“The Blind Spot” by Barry Perowne is about a playwright who had a brilliant idea for a locked room mystery when he was drunk but can’t remember it sober.

“I Can Find My Way Out” by Ngaio Marsh probably shows the most knowledge of the theater, as a leading man is murdered in his dressing room.

“The Lady Who Laughed” by Roy Vickers is a strange story about a clown who murders his wife for finding him funny.

I enjoyed the satisfying surprise ending of “The Thirteenth Knife” by Bernard J. Farmer.

In “Credit to William Shakespeare” a poisoning onstage is solved through a man’s knowledge of Hamlet.

I think my favorite story was “After the Event” by Christianna Brand, where her detective, Inspector Cockrill, ruins the Great Detective’s favorite story by explaining how he got it wrong.

I received this book from the publishers in exchange for a free and fair review.

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Review 2083: Heads of the Colored People

I read Heads of the Colored People for my James Tait Black project. It is a collection of short stories, many linked by common characters, that explore black identity in the middle class, a hyper-aware Californian middle class.

In “Heads of the Colored People,” what starts out as a somewhat comic clash at Comicon ends up as headlines because of Fighting While Black.

In “The Necessary Changes Have Been Made,” Randolph, one of the few black professors at an HBUC, learns that the problems he has had with his office mate are probably race-related.

In “Belles Lettres,” two highly educated black mothers duke it out by letter over their two schoolgirls.

In “The Body’s Defense Against Itself,” Fatima, one of the schoolgirls now grown, sees a woman in her yoga class who reminds her of her old arch-enemy. This makes her remember her years of body self-hatred.

In “Fatima the Biloquist: A Transformation Story,” Fatima, now a teenager, feels too white, as one of only two black children in her school. She meets Violet, an albino black girl. who offers to teach her how to be black.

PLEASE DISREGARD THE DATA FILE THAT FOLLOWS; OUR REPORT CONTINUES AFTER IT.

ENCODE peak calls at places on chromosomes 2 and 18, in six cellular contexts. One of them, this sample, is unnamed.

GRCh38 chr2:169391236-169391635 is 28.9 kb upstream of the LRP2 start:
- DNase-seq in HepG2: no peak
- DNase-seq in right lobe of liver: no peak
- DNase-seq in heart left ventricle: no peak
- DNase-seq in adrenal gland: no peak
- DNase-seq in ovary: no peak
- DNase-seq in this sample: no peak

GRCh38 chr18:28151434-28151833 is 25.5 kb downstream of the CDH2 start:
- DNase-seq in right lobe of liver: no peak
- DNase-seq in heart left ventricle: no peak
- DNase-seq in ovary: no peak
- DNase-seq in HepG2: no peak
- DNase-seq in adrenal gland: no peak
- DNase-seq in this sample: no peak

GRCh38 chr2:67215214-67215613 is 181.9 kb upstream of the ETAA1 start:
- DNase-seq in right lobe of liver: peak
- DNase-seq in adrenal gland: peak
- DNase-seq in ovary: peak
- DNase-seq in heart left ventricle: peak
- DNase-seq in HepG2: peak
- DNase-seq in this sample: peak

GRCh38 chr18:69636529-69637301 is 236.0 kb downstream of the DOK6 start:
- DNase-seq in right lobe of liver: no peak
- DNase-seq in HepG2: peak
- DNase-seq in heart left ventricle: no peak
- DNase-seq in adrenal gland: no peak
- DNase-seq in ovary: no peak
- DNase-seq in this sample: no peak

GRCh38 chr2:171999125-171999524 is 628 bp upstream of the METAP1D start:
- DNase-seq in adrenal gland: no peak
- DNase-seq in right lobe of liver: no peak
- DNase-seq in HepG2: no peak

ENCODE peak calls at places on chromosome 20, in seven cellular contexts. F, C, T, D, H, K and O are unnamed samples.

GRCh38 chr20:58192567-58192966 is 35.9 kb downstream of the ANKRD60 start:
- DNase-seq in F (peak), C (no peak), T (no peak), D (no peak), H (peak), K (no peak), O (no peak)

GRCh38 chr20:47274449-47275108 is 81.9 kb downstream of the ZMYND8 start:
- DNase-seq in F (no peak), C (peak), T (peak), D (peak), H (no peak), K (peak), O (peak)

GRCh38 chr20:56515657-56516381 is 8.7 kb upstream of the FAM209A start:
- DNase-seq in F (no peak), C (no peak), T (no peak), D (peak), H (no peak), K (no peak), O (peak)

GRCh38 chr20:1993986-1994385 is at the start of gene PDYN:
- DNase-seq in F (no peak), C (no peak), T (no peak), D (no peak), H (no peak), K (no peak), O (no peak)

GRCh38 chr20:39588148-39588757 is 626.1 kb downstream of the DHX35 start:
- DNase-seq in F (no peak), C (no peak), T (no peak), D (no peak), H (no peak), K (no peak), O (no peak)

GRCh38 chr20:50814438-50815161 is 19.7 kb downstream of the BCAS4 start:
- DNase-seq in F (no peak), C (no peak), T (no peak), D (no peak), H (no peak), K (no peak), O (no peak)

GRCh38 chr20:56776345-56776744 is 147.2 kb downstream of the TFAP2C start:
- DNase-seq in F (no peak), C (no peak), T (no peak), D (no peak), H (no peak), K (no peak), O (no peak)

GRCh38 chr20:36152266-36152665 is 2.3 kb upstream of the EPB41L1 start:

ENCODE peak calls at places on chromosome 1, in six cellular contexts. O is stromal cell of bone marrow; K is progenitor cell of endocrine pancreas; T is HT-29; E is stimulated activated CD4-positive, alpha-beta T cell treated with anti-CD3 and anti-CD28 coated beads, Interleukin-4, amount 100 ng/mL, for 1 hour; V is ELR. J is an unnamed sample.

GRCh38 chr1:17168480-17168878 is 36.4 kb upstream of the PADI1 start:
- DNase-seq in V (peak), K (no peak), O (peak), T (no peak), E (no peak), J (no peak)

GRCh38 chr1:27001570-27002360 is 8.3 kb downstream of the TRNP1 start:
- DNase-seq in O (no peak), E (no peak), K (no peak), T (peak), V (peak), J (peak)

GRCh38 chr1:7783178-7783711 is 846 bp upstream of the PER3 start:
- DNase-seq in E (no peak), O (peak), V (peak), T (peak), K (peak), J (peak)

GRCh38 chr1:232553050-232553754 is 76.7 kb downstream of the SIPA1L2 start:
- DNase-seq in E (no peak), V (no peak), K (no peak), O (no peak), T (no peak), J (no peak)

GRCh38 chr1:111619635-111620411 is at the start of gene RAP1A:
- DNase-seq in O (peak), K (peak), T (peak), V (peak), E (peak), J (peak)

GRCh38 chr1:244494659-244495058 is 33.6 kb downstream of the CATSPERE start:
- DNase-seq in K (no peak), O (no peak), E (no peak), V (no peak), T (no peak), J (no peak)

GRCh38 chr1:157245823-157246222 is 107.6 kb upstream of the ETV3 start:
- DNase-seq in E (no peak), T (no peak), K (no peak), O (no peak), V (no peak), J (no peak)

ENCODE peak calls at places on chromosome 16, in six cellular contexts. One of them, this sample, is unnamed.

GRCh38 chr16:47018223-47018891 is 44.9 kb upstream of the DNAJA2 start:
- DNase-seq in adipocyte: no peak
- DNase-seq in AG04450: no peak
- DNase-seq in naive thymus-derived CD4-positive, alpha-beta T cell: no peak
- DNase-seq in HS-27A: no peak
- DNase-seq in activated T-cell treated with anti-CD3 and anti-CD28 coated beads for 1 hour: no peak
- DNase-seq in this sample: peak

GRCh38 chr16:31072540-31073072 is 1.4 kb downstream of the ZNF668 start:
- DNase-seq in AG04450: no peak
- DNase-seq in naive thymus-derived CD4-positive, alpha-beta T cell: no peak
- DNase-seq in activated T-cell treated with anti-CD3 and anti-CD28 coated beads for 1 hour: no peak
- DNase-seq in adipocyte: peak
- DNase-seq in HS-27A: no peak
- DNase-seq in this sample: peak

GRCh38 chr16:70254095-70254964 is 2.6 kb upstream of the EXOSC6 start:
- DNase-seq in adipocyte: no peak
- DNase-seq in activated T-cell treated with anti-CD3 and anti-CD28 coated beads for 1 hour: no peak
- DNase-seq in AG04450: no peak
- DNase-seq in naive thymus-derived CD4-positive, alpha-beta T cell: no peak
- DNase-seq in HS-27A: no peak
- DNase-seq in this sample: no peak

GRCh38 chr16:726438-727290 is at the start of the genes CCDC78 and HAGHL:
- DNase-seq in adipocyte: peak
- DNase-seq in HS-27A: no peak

And so on.

Some of the stories are funny but usually with a bite, such as “Suicide, Watch,” about a woman so obsessed with social media that she hints at suicide just to see if her numbers go up.

Some of theses stories verge on the bizarre, but I think most people can find something to relate to in them. They are insightful and original.

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Review 2066: The Candy House

The Candy House is billed as a follow-up to A Visit from the Goon Squad, but at first, aside from its structure as linked short stories, I wasn’t sure why. Bix, a wealthy high-tech entrepreneur, is not one of the characters from the original novel, I don’t think, nor is Alfred Nollander, whose quest for authenticity leads him to scream in public just so he can see the expressions on people’s faces. (Although later I realized he was a child in the first book.)

However, as I continued reading, I encountered familiar names and realized I was dealing mostly with descendants and connections of the original characters. A lot of the novel deals with social media run amok, a world where it is common for people to upload their unconsciousness to the internet using the software provided by Bix’s company, Mandala, and the opposition to this and other such practices by the company formed by Chris Salazar, the son of Benny of the previous book.

The novel doesn’t seem as experimental in form as the original, although there is a chapter constructed in Instant Messages and another of a recorded manual, but that’s really because Egan’s approach, which was unusual when the previous novel was published, is more common now. Set from the 1990s to roughly the 2030s, the novel is more futuristic.